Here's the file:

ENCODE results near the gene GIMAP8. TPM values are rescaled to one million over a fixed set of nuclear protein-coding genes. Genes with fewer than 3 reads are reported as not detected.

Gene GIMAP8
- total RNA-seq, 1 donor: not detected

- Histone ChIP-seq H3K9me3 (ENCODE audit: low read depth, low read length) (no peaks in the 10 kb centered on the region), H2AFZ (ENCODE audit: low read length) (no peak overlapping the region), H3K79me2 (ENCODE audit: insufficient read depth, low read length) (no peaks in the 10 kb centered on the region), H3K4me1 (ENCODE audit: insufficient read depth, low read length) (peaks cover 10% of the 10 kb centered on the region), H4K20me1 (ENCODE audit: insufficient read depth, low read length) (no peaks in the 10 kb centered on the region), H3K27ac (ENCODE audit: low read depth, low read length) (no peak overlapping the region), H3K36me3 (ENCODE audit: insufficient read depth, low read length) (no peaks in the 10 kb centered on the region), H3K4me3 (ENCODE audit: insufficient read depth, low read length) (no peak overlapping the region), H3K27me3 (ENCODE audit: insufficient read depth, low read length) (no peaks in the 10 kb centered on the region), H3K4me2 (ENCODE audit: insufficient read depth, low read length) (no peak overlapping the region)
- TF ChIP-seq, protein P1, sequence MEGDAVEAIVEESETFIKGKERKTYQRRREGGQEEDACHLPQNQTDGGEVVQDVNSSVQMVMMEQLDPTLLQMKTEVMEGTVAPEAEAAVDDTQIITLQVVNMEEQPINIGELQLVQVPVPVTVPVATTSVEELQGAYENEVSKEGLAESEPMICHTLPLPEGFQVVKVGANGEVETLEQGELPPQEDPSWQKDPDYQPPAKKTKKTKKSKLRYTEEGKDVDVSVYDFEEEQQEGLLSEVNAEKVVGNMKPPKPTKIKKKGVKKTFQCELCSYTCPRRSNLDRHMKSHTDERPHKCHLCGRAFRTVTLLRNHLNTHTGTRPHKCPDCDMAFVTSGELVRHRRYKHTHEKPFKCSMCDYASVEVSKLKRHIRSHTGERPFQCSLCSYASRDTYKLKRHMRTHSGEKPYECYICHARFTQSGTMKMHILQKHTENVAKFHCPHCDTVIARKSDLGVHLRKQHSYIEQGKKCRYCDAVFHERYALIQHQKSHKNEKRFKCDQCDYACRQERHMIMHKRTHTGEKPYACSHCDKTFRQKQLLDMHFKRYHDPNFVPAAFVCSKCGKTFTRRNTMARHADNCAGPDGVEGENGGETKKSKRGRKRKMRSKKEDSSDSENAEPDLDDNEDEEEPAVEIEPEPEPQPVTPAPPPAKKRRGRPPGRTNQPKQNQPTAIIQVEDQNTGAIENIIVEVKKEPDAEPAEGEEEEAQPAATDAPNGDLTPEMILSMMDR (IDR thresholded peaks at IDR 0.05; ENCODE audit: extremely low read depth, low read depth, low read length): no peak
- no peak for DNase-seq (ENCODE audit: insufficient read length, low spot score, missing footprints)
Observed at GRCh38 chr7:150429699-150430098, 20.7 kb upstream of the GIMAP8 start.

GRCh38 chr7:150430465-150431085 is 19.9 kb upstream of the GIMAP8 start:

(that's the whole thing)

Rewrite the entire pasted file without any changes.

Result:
ENCODE results near the gene GIMAP8. TPM values are rescaled to one million over a fixed set of nuclear protein-coding genes. Genes with fewer than 3 reads are reported as not detected.

Gene GIMAP8
- total RNA-seq, 1 donor: not detected

- Histone ChIP-seq H3K9me3 (ENCODE audit: low read depth, low read length) (no peaks in the 10 kb centered on the region), H2AFZ (ENCODE audit: low read length) (no peak overlapping the region), H3K79me2 (ENCODE audit: insufficient read depth, low read length) (no peaks in the 10 kb centered on the region), H3K4me1 (ENCODE audit: insufficient read depth, low read length) (peaks cover 10% of the 10 kb centered on the region), H4K20me1 (ENCODE audit: insufficient read depth, low read length) (no peaks in the 10 kb centered on the region), H3K27ac (ENCODE audit: low read depth, low read length) (no peak overlapping the region), H3K36me3 (ENCODE audit: insufficient read depth, low read length) (no peaks in the 10 kb centered on the region), H3K4me3 (ENCODE audit: insufficient read depth, low read length) (no peak overlapping the region), H3K27me3 (ENCODE audit: insufficient read depth, low read length) (no peaks in the 10 kb centered on the region), H3K4me2 (ENCODE audit: insufficient read depth, low read length) (no peak overlapping the region)
- TF ChIP-seq, protein P1, sequence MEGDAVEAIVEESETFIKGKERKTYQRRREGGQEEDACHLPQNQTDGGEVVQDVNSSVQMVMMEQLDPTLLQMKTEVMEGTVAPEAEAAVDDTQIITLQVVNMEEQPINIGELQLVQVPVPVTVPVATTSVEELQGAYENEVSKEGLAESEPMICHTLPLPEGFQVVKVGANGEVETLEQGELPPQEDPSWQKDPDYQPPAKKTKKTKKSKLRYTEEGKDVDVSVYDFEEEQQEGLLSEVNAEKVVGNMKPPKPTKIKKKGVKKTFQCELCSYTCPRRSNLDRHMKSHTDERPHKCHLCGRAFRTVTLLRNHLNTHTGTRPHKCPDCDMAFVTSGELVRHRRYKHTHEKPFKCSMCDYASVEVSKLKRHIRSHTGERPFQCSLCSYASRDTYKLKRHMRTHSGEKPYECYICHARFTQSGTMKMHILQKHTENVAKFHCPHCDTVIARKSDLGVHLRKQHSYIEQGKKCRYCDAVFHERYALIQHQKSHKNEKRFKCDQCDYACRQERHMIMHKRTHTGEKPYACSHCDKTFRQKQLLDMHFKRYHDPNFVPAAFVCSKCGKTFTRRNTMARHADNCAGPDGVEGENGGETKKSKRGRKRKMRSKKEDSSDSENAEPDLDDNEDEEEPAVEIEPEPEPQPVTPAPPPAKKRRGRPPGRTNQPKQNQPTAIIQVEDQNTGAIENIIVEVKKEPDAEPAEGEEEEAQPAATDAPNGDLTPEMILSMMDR (IDR thresholded peaks at IDR 0.05; ENCODE audit: extremely low read depth, low read depth, low read length): no peak
- no peak for DNase-seq (ENCODE audit: insufficient read length, low spot score, missing footprints)
Observed at GRCh38 chr7:150429699-150430098, 20.7 kb upstream of the GIMAP8 start.

GRCh38 chr7:150430465-150431085 is 19.9 kb upstream of the GIMAP8 start: